There is a consensus that the housing market in New York City is broken. Demand is high, supply is limited and there is a scarcity of units available to lower income renters. Thoughtful policymakers, developers, and elected officials agree that government must provide an incentive to spur the production of more housing, especially affordable rental housing.
However, the desperate need for more housing is not enough to spur action. Some advocates and policy makers demand a grand bargain that combines any new supply-side policies with “Good Cause Eviction,” a form of universal rent control and demand that, “half a loaf” will not do and both policies must be advanced together, no matter how much they conflict.
Lawmakers should not try to pass new laws just for the sake of baking a “whole loaf.” Providing an incentive to boost housing supply makes sense. Putting restrictions on the rental market does not; doing both simultaneously is counterproductive.
The former 421-a program, which provided a tax incentive for rental projects, has produced 117,000 housing units between 2010 and 2020. Of those, upwards of 20% were income restricted or “affordable.” The program is by far the most productive source of not only rental, but also affordable housing and most recent iteration included wage mandates that were agreed to by the construction unions.
Since the program expired in 2022, rental housing construction in New York City has fallen off a cliff. Foundation permits were down 78% in 2023 compared to 2022. Without a replacement incentive, we cannot build the rental housing New Yorkers need.
At the same time, instituting new restrictions on the rental market such as Good Cause Eviction would stifle new development and provide limited benefits for tenants.
Albany lawmakers in 2019 passed the largest and most comprehensive changes to the city’s rent stabilization law in a generation. The Housing Stability and Tenant Protection Act (HSTPA) of 2019 eliminated luxury decontrol and severely limited property owners’ ability to invest in apartment repairs and upgrades — cutting off crucial sources of revenue to invest in and operate rental buildings.
Predictable signs of catastrophe are emerging in the rent stabilized market. Expenses are increasing faster than rents and rising interest rates are choking off capital necessary for building repairs. Vacant apartments are being held off the market because the cost of repairs cannot be recouped for decades, and alarmingly, the percentage of distressed rent stabilized buildings increased 36.2% between 2020 and 2021, the last year veri was available.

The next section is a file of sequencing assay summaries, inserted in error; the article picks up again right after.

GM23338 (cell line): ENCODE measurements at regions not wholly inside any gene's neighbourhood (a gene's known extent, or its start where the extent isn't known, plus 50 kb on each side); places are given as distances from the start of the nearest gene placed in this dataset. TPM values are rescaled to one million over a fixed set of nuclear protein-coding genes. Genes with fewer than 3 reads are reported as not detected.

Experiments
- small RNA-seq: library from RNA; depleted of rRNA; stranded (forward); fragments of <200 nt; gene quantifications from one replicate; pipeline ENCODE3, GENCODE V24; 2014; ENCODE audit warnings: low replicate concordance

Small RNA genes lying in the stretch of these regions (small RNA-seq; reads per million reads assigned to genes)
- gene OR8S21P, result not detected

We need more incentives to boost housing supply, and fewer restrictions on the rental market. Good Cause Eviction places myriad new restrictions on market-rate rental units. It would wreak havoc on the economic viability of projects and neutralize the ability to subsidize income restricted or affordable units. It would be an existential threat to all new development.
If you create a replacement to 421-a while also passing Good Cause Eviction, you will eliminate the positive impacts that the 421-a replacement could deliver. It would cancel out any new rental housing incentive, leaving us with the same sorun we have today.
Despite its name, Good Cause Eviction would do very little to prevent evictions. Housing Court veri shows that approximately 80% of eviction filings in New York are due to non-payment of rent — and the state Legislature’s “Good Cause” proposal would not prevent such filings from moving forward. There are combinations of supply-side policies and tenant protections that make sense.
Pairing a new incentive program with policies to expand access to housing vouchers is the better way to go. Vouchers offer a direct subsidy to both tenants and landlords by providing a payment for rent. They address the primary cause of evictions — tenants’ inability to hisse their rent because of loss of income. This protects tenants by keeping them in their current home, preventing homelessness and displacement, and does not choke off much needed revenue to keep buildings in a state of good repair.
State lawmakers should not pursue a “whole loaf” on housing policy simply for the sake of passing more laws or believing that they can only pass meaningful legislation if there is “trade.” They must start by prioritizing a tax incentive required to build the housing New Yorkers desperately need.
And if they want to pursue tenant protections, they should take their time and consider policies that would actually deliver results for tenants — such as housing vouchers — rather than plowing ahead with a Good Cause Eviction proposal that would do far more harm than good.
Durst is the chairman of The Durst Organization, a New York City commercial and residential real estate developer, owner, and manager.